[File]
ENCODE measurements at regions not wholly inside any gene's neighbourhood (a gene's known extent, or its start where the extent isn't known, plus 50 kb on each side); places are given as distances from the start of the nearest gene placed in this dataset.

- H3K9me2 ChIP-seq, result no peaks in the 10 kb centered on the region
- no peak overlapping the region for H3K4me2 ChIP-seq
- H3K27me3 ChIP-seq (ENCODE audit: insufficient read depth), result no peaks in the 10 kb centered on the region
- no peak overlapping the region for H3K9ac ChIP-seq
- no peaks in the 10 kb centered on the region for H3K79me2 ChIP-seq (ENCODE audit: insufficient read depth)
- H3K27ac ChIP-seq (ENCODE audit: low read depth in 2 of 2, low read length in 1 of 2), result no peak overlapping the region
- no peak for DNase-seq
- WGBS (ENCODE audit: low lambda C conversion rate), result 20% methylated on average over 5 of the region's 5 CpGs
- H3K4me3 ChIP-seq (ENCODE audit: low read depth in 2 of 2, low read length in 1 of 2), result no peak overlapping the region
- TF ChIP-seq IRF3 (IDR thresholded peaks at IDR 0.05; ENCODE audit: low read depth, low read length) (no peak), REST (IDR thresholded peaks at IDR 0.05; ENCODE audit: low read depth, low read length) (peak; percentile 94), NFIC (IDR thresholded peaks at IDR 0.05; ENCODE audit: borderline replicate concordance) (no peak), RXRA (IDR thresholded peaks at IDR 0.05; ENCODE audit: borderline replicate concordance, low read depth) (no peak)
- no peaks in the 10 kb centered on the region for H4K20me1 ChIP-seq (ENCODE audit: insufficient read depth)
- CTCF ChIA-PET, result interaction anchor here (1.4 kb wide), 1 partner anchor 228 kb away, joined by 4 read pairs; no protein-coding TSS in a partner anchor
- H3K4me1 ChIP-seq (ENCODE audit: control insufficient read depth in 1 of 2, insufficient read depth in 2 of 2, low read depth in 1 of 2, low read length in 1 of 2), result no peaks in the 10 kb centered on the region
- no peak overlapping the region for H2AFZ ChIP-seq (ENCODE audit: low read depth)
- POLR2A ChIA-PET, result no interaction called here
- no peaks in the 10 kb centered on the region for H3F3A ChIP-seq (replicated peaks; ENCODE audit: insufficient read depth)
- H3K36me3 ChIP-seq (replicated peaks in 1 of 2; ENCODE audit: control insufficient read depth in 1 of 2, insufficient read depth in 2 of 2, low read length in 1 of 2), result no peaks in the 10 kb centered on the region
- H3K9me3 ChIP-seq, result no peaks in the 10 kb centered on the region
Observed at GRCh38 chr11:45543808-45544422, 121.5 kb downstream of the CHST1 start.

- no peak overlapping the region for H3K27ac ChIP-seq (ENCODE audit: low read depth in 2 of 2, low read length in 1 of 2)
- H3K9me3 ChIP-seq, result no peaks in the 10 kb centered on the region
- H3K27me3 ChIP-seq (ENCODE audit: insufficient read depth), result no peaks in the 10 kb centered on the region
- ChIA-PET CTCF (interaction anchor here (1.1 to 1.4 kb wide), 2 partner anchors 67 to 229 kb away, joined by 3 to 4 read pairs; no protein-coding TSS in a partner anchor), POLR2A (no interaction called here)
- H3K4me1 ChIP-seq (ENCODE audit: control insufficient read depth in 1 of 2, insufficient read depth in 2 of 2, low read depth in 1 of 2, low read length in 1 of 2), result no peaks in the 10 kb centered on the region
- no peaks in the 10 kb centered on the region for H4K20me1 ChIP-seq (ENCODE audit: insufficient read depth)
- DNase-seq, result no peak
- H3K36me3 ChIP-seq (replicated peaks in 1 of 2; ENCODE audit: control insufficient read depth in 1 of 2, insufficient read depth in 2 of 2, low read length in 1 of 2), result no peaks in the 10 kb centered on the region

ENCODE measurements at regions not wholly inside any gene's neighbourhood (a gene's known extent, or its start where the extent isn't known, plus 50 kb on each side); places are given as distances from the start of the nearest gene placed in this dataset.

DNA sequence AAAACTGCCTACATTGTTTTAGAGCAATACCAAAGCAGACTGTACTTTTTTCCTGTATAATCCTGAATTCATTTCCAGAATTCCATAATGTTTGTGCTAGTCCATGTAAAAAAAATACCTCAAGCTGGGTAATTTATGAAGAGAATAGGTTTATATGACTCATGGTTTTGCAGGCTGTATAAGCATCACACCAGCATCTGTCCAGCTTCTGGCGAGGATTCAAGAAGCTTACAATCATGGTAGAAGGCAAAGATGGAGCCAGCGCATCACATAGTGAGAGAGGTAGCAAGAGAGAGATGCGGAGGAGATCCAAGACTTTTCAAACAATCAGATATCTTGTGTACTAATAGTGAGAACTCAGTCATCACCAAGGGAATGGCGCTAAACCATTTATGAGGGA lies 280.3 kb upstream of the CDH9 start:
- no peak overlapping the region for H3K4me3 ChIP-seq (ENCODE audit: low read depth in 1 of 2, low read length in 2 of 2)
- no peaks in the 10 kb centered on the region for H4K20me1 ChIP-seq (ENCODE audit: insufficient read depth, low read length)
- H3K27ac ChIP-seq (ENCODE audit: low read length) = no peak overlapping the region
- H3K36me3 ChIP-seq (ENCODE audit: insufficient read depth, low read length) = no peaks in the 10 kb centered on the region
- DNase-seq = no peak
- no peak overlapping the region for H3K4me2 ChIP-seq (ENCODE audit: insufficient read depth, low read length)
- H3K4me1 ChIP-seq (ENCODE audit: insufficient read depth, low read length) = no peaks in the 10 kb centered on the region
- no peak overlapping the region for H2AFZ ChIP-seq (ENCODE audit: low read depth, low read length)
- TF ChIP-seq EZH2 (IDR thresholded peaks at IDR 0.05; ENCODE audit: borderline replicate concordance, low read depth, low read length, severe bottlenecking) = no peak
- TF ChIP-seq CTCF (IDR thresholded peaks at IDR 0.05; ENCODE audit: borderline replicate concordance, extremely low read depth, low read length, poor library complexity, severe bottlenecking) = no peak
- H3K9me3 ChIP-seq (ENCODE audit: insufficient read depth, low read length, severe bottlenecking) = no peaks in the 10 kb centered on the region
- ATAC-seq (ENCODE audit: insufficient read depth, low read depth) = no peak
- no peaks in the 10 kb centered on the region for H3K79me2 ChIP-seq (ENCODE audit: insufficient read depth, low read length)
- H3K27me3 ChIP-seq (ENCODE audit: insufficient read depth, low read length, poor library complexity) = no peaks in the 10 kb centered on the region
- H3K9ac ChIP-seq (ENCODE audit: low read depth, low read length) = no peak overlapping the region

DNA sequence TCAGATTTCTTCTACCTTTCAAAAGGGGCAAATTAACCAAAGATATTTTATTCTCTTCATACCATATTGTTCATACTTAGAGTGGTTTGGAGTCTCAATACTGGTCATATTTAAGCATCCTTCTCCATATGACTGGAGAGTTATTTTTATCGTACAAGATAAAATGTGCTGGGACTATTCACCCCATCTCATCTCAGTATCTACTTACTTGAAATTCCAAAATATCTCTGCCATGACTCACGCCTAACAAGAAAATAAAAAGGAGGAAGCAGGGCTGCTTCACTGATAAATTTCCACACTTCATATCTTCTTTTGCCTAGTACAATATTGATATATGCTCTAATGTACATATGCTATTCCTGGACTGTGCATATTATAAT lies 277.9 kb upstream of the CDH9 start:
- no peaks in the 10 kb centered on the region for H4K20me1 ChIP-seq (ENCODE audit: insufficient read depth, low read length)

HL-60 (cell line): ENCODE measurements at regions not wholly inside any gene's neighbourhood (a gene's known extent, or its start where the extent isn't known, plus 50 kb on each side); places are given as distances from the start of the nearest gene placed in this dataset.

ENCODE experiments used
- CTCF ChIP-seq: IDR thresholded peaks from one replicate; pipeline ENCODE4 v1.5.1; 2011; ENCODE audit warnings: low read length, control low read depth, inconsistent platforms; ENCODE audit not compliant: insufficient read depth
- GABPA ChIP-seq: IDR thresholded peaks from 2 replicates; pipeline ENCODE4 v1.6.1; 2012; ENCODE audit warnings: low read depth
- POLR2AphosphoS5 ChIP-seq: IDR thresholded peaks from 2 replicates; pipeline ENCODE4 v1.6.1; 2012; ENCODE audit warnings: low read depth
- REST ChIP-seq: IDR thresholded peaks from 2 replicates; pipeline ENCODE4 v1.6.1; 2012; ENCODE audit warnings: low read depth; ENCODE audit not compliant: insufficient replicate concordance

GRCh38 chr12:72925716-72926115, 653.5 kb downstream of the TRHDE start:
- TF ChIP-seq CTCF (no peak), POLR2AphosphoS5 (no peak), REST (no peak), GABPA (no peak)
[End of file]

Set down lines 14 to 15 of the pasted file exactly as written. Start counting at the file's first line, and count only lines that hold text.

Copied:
- H3K4me1 ChIP-seq (ENCODE audit: control insufficient read depth in 1 of 2, insufficient read depth in 2 of 2, low read depth in 1 of 2, low read length in 1 of 2), result no peaks in the 10 kb centered on the region
- no peak overlapping the region for H2AFZ ChIP-seq (ENCODE audit: low read depth)